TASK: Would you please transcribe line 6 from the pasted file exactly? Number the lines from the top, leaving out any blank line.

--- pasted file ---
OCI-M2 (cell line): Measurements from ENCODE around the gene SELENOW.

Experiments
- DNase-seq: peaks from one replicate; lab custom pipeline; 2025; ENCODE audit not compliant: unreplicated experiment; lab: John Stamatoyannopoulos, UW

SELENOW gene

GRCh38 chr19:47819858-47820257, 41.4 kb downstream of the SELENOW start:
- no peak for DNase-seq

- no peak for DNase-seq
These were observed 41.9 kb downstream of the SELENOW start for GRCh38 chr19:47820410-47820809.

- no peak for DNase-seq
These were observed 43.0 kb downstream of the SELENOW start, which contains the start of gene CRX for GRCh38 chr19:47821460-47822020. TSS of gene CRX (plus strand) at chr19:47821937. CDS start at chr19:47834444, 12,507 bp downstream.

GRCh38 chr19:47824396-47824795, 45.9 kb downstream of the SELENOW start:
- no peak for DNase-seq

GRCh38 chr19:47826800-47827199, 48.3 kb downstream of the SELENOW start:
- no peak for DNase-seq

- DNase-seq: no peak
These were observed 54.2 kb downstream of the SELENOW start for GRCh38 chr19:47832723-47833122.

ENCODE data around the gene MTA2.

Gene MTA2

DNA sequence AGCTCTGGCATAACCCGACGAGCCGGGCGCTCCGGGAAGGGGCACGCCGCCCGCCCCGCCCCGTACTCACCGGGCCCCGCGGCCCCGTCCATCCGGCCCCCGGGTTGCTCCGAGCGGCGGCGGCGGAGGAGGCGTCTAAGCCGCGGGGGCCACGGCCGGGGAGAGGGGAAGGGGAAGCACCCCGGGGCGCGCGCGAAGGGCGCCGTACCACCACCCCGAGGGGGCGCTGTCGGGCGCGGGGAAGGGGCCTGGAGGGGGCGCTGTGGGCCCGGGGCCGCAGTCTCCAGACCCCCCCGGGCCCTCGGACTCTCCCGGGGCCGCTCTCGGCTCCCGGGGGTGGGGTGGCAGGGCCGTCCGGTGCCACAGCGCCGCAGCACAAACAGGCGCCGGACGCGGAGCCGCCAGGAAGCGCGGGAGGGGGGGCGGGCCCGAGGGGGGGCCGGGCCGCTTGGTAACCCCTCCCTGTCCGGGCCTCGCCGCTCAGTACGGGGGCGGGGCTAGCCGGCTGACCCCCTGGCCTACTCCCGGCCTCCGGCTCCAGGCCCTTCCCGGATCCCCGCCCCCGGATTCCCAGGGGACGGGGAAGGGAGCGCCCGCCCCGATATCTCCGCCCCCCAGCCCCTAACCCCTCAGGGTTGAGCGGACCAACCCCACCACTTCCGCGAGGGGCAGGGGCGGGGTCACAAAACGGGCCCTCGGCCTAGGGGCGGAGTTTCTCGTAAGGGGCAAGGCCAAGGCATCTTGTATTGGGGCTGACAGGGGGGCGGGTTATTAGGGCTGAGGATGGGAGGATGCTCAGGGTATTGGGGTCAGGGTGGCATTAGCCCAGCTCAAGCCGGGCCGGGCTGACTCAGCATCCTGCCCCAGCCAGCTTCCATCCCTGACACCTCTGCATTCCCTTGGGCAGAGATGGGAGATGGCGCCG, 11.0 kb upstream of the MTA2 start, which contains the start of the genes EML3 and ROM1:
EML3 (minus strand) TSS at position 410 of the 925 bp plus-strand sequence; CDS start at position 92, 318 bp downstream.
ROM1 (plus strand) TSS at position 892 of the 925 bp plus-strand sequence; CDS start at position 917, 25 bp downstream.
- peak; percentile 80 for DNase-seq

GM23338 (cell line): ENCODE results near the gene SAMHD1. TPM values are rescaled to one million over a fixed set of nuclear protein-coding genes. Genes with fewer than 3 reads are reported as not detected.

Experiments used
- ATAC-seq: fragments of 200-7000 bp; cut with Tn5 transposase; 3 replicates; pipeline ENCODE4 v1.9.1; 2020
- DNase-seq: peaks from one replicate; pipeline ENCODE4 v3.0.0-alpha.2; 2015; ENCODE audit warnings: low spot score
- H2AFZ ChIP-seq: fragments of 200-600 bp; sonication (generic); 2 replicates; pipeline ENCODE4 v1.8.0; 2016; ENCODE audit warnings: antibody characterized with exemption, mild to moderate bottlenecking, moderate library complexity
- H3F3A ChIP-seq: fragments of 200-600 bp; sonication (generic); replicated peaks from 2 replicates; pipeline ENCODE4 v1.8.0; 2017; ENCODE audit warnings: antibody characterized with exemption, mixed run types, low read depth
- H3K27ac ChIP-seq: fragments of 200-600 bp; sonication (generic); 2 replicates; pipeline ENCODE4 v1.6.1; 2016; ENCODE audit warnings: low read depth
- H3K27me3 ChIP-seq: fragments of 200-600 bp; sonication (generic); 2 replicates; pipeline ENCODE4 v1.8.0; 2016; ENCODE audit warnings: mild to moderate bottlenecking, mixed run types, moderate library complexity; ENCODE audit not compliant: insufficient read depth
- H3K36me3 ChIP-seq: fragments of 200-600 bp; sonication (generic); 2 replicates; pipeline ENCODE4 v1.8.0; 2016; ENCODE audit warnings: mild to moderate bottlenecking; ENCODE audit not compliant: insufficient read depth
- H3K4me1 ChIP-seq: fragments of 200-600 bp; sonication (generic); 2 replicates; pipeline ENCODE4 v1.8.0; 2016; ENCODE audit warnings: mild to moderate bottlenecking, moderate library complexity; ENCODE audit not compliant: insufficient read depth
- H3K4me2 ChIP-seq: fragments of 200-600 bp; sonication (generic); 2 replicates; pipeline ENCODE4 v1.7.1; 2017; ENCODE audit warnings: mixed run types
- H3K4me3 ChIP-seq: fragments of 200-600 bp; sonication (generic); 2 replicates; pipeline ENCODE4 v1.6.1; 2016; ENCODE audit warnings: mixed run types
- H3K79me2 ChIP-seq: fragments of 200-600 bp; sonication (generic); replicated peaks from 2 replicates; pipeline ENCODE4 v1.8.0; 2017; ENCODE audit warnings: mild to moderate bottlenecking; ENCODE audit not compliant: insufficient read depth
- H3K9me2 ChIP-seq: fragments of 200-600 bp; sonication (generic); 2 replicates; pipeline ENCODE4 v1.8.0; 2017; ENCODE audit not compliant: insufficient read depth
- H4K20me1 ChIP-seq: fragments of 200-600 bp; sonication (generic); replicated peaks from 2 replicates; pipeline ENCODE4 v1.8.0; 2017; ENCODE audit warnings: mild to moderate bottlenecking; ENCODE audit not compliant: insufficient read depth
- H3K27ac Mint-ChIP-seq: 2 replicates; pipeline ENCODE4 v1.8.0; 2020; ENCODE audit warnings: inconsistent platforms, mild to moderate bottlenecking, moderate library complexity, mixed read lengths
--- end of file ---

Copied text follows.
- no peak for DNase-seq